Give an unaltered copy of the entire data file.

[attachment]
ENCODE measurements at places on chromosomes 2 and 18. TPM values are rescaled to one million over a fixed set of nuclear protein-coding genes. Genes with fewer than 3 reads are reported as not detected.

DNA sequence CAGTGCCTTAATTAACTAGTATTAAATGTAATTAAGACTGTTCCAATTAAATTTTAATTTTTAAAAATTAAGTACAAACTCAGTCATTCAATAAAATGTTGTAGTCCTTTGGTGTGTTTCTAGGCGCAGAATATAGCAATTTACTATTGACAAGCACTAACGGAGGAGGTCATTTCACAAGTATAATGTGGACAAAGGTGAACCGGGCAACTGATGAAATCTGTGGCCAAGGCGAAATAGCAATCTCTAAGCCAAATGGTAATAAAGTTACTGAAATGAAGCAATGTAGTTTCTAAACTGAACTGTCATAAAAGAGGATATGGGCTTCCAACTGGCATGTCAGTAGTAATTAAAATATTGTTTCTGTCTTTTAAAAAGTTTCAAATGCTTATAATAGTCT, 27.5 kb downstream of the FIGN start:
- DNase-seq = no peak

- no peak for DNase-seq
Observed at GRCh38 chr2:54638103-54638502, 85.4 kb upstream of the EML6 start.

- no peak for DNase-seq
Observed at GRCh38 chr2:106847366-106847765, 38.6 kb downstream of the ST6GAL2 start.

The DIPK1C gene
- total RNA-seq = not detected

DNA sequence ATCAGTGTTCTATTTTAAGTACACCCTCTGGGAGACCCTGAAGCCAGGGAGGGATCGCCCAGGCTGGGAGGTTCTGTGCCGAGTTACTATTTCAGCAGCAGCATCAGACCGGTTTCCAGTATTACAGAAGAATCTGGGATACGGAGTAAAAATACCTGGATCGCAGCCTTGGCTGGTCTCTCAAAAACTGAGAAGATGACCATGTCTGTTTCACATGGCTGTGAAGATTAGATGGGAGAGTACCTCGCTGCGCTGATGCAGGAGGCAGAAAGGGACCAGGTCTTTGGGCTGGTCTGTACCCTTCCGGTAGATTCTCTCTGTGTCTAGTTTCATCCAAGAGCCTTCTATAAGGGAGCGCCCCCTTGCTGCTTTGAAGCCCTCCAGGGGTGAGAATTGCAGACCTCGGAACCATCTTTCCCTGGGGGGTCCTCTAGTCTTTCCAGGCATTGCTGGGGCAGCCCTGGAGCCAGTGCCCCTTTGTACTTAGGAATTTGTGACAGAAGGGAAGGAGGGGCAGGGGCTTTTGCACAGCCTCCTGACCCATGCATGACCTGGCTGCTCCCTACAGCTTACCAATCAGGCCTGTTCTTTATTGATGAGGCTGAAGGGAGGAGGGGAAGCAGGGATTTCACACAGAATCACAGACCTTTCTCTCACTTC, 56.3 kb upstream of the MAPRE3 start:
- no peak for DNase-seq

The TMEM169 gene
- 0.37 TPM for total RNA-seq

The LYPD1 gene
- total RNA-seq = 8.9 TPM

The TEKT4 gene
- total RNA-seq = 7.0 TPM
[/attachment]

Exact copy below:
ENCODE measurements at places on chromosomes 2 and 18. TPM values are rescaled to one million over a fixed set of nuclear protein-coding genes. Genes with fewer than 3 reads are reported as not detected.

DNA sequence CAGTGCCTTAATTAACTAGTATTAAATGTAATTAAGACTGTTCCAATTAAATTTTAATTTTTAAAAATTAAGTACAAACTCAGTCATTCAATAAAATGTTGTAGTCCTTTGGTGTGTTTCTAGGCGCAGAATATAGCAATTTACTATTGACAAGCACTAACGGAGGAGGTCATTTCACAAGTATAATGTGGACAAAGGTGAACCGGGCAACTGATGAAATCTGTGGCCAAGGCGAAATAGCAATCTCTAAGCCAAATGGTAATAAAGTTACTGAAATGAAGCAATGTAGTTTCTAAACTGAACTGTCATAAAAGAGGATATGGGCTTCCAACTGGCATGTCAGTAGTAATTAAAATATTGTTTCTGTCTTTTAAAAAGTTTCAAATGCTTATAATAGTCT, 27.5 kb downstream of the FIGN start:
- DNase-seq = no peak

- no peak for DNase-seq
Observed at GRCh38 chr2:54638103-54638502, 85.4 kb upstream of the EML6 start.

- no peak for DNase-seq
Observed at GRCh38 chr2:106847366-106847765, 38.6 kb downstream of the ST6GAL2 start.

The DIPK1C gene
- total RNA-seq = not detected

DNA sequence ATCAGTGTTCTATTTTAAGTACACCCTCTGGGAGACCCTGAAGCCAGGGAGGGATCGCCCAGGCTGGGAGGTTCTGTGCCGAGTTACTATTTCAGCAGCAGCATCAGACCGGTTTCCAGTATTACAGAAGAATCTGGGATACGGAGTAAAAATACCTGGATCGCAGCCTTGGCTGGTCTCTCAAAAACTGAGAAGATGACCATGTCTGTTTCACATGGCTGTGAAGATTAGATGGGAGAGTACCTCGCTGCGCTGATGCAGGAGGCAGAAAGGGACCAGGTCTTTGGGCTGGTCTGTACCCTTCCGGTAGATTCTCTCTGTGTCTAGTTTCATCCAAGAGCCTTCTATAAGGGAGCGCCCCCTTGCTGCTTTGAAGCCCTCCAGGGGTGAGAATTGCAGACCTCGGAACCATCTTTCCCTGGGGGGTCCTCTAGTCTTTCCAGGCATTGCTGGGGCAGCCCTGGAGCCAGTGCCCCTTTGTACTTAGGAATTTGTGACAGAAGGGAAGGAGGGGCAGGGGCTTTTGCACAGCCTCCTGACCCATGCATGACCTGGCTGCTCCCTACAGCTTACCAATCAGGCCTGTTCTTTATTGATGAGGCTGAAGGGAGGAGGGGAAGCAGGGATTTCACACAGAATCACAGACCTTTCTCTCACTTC, 56.3 kb upstream of the MAPRE3 start:
- no peak for DNase-seq

The TMEM169 gene
- 0.37 TPM for total RNA-seq

The LYPD1 gene
- total RNA-seq = 8.9 TPM

The TEKT4 gene
- total RNA-seq = 7.0 TPM